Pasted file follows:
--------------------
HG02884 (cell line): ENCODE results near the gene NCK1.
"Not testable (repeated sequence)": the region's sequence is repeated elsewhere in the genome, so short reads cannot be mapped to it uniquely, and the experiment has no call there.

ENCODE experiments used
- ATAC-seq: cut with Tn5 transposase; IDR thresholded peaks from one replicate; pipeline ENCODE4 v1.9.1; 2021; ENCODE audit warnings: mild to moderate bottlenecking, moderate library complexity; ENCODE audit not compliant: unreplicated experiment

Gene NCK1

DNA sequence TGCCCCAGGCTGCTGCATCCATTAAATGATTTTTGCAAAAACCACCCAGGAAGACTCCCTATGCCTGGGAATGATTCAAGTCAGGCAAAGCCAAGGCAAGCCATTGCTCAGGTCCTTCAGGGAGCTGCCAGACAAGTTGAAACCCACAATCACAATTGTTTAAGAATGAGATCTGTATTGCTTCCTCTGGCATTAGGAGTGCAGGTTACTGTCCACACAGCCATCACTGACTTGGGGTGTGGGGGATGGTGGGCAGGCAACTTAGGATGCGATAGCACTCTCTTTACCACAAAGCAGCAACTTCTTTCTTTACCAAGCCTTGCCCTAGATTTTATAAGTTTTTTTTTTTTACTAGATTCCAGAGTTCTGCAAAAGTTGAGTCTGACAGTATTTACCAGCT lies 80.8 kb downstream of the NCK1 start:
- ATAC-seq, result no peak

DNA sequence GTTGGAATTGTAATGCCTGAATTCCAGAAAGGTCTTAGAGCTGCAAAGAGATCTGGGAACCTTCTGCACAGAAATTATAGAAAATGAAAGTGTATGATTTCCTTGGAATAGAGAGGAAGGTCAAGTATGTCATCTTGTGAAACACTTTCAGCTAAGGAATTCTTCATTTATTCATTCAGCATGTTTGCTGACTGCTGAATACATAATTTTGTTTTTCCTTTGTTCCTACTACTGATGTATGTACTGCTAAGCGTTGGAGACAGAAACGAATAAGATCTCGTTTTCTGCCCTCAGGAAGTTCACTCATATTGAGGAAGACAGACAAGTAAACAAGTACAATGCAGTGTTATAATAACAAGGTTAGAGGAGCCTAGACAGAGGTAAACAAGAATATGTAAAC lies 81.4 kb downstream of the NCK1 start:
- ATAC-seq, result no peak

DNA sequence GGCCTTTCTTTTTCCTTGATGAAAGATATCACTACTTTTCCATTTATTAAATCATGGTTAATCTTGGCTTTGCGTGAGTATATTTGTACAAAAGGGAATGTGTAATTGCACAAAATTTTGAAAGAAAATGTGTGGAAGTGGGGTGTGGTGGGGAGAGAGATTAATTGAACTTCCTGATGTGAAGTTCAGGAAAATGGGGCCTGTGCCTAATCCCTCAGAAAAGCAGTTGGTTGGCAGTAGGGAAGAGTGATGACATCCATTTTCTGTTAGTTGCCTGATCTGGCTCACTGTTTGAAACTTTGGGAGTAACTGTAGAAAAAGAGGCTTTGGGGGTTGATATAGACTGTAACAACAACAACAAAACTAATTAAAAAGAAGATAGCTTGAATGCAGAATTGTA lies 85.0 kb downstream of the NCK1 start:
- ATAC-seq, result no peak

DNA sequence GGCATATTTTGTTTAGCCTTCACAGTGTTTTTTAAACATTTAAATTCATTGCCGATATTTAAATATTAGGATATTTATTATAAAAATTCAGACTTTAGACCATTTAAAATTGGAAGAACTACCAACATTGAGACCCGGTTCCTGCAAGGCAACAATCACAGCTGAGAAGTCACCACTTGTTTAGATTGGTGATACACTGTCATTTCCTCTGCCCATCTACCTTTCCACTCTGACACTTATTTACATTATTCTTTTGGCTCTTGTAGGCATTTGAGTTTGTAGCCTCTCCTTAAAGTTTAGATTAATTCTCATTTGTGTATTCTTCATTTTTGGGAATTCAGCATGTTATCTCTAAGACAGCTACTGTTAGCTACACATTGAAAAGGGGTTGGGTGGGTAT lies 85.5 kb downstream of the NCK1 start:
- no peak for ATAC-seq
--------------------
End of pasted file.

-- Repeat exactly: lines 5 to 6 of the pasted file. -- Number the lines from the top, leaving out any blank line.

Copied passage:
Gene NCK1

DNA sequence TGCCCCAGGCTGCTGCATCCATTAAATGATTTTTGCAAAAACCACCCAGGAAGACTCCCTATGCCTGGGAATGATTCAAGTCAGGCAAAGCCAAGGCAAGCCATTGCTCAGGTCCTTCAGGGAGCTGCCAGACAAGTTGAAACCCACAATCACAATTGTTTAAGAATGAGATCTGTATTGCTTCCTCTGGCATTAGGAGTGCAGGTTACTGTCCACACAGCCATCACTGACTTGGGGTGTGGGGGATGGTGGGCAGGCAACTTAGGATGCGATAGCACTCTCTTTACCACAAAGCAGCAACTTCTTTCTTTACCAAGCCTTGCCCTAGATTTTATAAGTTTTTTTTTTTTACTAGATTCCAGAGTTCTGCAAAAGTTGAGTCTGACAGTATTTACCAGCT lies 80.8 kb downstream of the NCK1 start: